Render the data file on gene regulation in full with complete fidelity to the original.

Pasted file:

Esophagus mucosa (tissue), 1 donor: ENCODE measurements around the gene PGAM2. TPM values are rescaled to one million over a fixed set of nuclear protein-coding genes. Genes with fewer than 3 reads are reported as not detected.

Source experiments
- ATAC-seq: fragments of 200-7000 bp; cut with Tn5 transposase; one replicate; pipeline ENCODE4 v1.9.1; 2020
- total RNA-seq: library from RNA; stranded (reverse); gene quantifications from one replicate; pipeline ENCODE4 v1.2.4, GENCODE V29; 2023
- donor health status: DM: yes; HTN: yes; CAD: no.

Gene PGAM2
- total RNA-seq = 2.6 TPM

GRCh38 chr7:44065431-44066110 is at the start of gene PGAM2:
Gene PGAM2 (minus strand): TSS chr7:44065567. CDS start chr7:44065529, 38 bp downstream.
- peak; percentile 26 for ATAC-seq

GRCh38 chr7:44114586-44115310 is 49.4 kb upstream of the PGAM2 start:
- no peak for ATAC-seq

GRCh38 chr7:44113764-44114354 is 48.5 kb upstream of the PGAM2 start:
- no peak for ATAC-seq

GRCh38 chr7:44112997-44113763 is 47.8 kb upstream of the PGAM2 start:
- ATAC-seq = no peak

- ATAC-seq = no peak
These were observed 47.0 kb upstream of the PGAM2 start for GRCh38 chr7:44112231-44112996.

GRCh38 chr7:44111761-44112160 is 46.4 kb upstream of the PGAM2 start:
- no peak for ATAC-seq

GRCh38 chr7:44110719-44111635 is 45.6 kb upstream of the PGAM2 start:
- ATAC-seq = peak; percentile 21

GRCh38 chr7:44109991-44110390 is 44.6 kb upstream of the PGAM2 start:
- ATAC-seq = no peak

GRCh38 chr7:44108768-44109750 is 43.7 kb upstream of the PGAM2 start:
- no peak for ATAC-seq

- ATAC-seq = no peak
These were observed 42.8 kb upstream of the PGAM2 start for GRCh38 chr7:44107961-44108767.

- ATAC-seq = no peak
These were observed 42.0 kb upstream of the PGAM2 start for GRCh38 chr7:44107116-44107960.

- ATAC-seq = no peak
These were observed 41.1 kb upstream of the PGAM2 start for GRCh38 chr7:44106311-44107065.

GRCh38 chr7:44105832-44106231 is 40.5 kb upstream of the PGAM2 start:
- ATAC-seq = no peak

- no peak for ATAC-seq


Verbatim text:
Esophagus mucosa (tissue), 1 donor: ENCODE measurements around the gene PGAM2. TPM values are rescaled to one million over a fixed set of nuclear protein-coding genes. Genes with fewer than 3 reads are reported as not detected.

Source experiments
- ATAC-seq: fragments of 200-7000 bp; cut with Tn5 transposase; one replicate; pipeline ENCODE4 v1.9.1; 2020
- total RNA-seq: library from RNA; stranded (reverse); gene quantifications from one replicate; pipeline ENCODE4 v1.2.4, GENCODE V29; 2023
- donor health status: DM: yes; HTN: yes; CAD: no.

Gene PGAM2
- total RNA-seq = 2.6 TPM

GRCh38 chr7:44065431-44066110 is at the start of gene PGAM2:
Gene PGAM2 (minus strand): TSS chr7:44065567. CDS start chr7:44065529, 38 bp downstream.
- peak; percentile 26 for ATAC-seq

GRCh38 chr7:44114586-44115310 is 49.4 kb upstream of the PGAM2 start:
- no peak for ATAC-seq

GRCh38 chr7:44113764-44114354 is 48.5 kb upstream of the PGAM2 start:
- no peak for ATAC-seq

GRCh38 chr7:44112997-44113763 is 47.8 kb upstream of the PGAM2 start:
- ATAC-seq = no peak

- ATAC-seq = no peak
These were observed 47.0 kb upstream of the PGAM2 start for GRCh38 chr7:44112231-44112996.

GRCh38 chr7:44111761-44112160 is 46.4 kb upstream of the PGAM2 start:
- no peak for ATAC-seq

GRCh38 chr7:44110719-44111635 is 45.6 kb upstream of the PGAM2 start:
- ATAC-seq = peak; percentile 21

GRCh38 chr7:44109991-44110390 is 44.6 kb upstream of the PGAM2 start:
- ATAC-seq = no peak

GRCh38 chr7:44108768-44109750 is 43.7 kb upstream of the PGAM2 start:
- no peak for ATAC-seq

- ATAC-seq = no peak
These were observed 42.8 kb upstream of the PGAM2 start for GRCh38 chr7:44107961-44108767.

- ATAC-seq = no peak
These were observed 42.0 kb upstream of the PGAM2 start for GRCh38 chr7:44107116-44107960.

- ATAC-seq = no peak
These were observed 41.1 kb upstream of the PGAM2 start for GRCh38 chr7:44106311-44107065.

GRCh38 chr7:44105832-44106231 is 40.5 kb upstream of the PGAM2 start:
- ATAC-seq = no peak

- no peak for ATAC-seq